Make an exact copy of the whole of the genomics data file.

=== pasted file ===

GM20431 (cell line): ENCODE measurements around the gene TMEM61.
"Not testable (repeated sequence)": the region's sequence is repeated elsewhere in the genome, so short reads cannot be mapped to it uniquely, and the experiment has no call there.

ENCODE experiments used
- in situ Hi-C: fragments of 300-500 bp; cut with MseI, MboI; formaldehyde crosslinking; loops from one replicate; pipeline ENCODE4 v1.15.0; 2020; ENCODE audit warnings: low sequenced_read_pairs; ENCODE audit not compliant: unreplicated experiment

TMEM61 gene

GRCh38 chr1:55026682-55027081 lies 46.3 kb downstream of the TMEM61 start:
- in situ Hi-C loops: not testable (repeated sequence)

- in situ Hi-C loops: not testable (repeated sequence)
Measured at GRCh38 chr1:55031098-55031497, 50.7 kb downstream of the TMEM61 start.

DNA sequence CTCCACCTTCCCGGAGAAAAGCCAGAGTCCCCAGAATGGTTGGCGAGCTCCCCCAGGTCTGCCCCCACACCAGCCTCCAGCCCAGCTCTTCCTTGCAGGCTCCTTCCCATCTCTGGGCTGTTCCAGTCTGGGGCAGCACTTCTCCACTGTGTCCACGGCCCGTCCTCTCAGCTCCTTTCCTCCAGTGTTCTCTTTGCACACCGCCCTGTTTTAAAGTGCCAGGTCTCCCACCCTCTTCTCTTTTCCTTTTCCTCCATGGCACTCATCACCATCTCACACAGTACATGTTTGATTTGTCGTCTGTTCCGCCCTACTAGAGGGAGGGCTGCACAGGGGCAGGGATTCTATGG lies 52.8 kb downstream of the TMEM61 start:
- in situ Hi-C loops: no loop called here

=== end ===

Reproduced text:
GM20431 (cell line): ENCODE measurements around the gene TMEM61.
"Not testable (repeated sequence)": the region's sequence is repeated elsewhere in the genome, so short reads cannot be mapped to it uniquely, and the experiment has no call there.

ENCODE experiments used
- in situ Hi-C: fragments of 300-500 bp; cut with MseI, MboI; formaldehyde crosslinking; loops from one replicate; pipeline ENCODE4 v1.15.0; 2020; ENCODE audit warnings: low sequenced_read_pairs; ENCODE audit not compliant: unreplicated experiment

TMEM61 gene

GRCh38 chr1:55026682-55027081 lies 46.3 kb downstream of the TMEM61 start:
- in situ Hi-C loops: not testable (repeated sequence)

- in situ Hi-C loops: not testable (repeated sequence)
Measured at GRCh38 chr1:55031098-55031497, 50.7 kb downstream of the TMEM61 start.

DNA sequence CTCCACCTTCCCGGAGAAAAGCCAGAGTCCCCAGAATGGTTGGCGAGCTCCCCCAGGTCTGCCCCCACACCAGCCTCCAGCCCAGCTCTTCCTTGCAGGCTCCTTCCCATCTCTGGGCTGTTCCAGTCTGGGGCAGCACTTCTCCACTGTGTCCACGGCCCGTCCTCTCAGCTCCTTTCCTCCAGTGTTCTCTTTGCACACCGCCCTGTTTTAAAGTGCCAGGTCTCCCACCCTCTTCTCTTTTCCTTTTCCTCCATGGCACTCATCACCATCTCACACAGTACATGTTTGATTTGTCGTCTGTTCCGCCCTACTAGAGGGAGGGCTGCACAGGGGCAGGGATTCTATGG lies 52.8 kb downstream of the TMEM61 start:
- in situ Hi-C loops: no loop called here